What I’m Reading: American War

From the book jacket:

An audacious and powerful debut novel: a second American Civil War, a devastating plague, and one family caught deep in the middle—a story that asks what might happen if America were to turn its most devastating policies and deadly weapons upon itself.

Sarat Chestnut, born in Louisiana, is only six when the Second American Civil War breaks out in 2074. But even she knows that oil is outlawed, that Louisiana is half underwater, that unmanned drones fill the sky. And when her father is killed and her family is forced into Camp Patience for displaced persons, she quickly begins to be shaped by her particular time and place until, finally, through the influence of a mysterious functionary, she is turned into a deadly instrument of war. Telling her story is her nephew, Benjamin Chestnut, born during war as one of the Miraculous Generation and now an old man confronting the dark secret of his past—his family’s role in the conflict and, in particular, that of his aunt, a woman who saved his life while destroying untold others.

My review:

I’m pretty sure the last dystopian novel I read was Animal Farm by George Orwell, and that was either in grade 10 or 11 English class. Let me just say that American War is no Animal Farm, with no offence to Orwell.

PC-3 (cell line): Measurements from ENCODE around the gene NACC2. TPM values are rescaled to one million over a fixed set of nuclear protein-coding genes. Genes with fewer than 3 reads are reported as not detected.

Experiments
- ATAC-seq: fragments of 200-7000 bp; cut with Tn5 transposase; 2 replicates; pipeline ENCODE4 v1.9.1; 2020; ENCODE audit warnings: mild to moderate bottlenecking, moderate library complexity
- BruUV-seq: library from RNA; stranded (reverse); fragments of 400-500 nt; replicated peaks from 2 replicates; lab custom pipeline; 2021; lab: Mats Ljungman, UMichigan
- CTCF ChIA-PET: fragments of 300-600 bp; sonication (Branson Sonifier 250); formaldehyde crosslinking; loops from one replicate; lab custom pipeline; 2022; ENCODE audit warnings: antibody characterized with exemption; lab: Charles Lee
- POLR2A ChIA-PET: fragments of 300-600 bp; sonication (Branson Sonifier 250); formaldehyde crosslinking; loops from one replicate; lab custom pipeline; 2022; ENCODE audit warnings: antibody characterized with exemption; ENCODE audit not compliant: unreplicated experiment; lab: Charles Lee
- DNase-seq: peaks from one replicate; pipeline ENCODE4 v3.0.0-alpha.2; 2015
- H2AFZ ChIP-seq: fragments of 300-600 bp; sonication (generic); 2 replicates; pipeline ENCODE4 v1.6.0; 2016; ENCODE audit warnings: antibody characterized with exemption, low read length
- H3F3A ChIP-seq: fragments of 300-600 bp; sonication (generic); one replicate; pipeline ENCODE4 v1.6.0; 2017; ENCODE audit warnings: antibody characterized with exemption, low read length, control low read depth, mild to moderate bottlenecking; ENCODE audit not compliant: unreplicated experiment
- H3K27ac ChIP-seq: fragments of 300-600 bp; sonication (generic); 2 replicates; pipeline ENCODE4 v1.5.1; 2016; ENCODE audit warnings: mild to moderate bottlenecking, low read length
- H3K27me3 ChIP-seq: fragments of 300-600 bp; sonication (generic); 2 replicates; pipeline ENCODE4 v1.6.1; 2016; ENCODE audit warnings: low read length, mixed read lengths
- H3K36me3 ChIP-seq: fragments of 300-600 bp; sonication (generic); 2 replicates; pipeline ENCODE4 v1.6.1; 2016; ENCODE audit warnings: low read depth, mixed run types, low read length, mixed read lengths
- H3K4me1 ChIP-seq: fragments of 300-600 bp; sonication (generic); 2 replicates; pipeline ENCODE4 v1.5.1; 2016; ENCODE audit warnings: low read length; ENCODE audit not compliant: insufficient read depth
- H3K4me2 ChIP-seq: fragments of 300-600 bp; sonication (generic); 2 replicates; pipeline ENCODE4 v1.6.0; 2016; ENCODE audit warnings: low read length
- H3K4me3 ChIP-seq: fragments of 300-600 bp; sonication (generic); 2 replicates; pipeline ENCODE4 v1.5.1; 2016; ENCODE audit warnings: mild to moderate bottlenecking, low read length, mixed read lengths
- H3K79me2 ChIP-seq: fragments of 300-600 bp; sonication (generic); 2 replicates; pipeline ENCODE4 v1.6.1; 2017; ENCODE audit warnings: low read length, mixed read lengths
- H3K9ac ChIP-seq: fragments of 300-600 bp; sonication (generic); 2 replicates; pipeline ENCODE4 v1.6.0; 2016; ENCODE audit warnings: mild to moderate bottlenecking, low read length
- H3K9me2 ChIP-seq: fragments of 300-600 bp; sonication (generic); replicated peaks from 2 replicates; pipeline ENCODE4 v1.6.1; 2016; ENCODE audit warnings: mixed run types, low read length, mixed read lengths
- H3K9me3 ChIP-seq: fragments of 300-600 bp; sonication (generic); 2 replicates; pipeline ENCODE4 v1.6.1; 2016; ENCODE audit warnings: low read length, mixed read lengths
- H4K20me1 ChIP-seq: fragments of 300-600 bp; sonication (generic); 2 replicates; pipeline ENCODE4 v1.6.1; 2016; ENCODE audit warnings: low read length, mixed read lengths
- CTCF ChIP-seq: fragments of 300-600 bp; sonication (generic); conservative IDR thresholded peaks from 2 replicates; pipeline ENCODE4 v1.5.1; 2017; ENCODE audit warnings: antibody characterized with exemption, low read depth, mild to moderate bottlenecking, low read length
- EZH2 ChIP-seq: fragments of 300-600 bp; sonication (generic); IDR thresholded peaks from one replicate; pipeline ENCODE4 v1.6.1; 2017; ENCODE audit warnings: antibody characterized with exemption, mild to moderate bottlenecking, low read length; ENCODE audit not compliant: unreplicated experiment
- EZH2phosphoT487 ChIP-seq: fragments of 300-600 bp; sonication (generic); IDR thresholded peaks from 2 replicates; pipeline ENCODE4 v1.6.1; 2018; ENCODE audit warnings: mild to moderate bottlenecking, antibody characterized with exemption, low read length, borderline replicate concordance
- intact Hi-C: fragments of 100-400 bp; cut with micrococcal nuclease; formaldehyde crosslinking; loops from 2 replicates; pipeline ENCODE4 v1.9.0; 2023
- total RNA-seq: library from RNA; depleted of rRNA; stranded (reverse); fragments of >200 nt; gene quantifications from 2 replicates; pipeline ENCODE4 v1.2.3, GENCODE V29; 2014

American War, written by Egypt-born, Canada-based author Omar El Akkad, is an eye-opening idea of what the future of global politics could very well turn out to be. With everything already on its way to going to hell in a hand basket, El Akkad does an incredible job painting a vivid picture of what the world may very well be like in 50 years from now; climate change and earth’s diminishing resources are something that we are perhaps not taking seriously enough. 

While it may seem like the United States is being “picked on”, it only makes sense as the country is generally viewed as one of the biggest leaders in all things economical. It’s an interesting thing to see what it would be like if it reverted back 100 years and another Civil War broke out. What would be devastation look like? Who would be affected? If race is what drove the last war, what would propel this one? Natural resources seems like an obvious choice.

Two of the three Chestnut children, Sarat and Simon, are examples of how war robs children of their youth. When war is the only thing you seem to know growing up, it is seems only natural to join the fight for one reason or another. The third Chestnut child, Dana, is the sole family member who doesn’t seek out revenge for what has happened to her family, perhaps as an example of preserved innocence.

I tried to dig deep and find something that I didn’t like about American War, and quite frankly, I really enjoyed every bit of it. While a bit dense and containing some slight adult content, I really think it should be a required read for high schoolers. It’s eye-opening and thought-provoking.

My rating: ★★★★★/5

 

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